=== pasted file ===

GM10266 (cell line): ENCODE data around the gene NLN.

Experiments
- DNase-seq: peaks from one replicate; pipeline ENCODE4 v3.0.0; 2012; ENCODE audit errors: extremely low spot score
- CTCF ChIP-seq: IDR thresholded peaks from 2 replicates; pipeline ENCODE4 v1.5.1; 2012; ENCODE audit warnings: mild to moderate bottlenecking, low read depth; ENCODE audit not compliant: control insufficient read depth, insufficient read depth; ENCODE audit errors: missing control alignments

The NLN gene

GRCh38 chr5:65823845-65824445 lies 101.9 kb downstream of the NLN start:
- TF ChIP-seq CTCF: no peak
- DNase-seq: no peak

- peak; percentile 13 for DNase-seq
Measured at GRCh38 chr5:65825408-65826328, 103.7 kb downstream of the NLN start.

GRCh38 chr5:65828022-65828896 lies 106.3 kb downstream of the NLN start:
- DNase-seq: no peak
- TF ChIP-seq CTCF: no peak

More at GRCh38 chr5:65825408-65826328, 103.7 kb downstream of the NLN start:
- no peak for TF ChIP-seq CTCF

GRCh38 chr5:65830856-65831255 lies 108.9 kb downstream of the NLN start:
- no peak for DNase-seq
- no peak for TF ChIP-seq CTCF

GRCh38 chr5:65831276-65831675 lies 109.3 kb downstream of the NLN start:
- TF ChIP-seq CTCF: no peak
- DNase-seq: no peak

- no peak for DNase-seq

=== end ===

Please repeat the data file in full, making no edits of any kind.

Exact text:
GM10266 (cell line): ENCODE data around the gene NLN.

Experiments
- DNase-seq: peaks from one replicate; pipeline ENCODE4 v3.0.0; 2012; ENCODE audit errors: extremely low spot score
- CTCF ChIP-seq: IDR thresholded peaks from 2 replicates; pipeline ENCODE4 v1.5.1; 2012; ENCODE audit warnings: mild to moderate bottlenecking, low read depth; ENCODE audit not compliant: control insufficient read depth, insufficient read depth; ENCODE audit errors: missing control alignments

The NLN gene

GRCh38 chr5:65823845-65824445 lies 101.9 kb downstream of the NLN start:
- TF ChIP-seq CTCF: no peak
- DNase-seq: no peak

- peak; percentile 13 for DNase-seq
Measured at GRCh38 chr5:65825408-65826328, 103.7 kb downstream of the NLN start.

GRCh38 chr5:65828022-65828896 lies 106.3 kb downstream of the NLN start:
- DNase-seq: no peak
- TF ChIP-seq CTCF: no peak

More at GRCh38 chr5:65825408-65826328, 103.7 kb downstream of the NLN start:
- no peak for TF ChIP-seq CTCF

GRCh38 chr5:65830856-65831255 lies 108.9 kb downstream of the NLN start:
- no peak for DNase-seq
- no peak for TF ChIP-seq CTCF

GRCh38 chr5:65831276-65831675 lies 109.3 kb downstream of the NLN start:
- TF ChIP-seq CTCF: no peak
- DNase-seq: no peak

- no peak for DNase-seq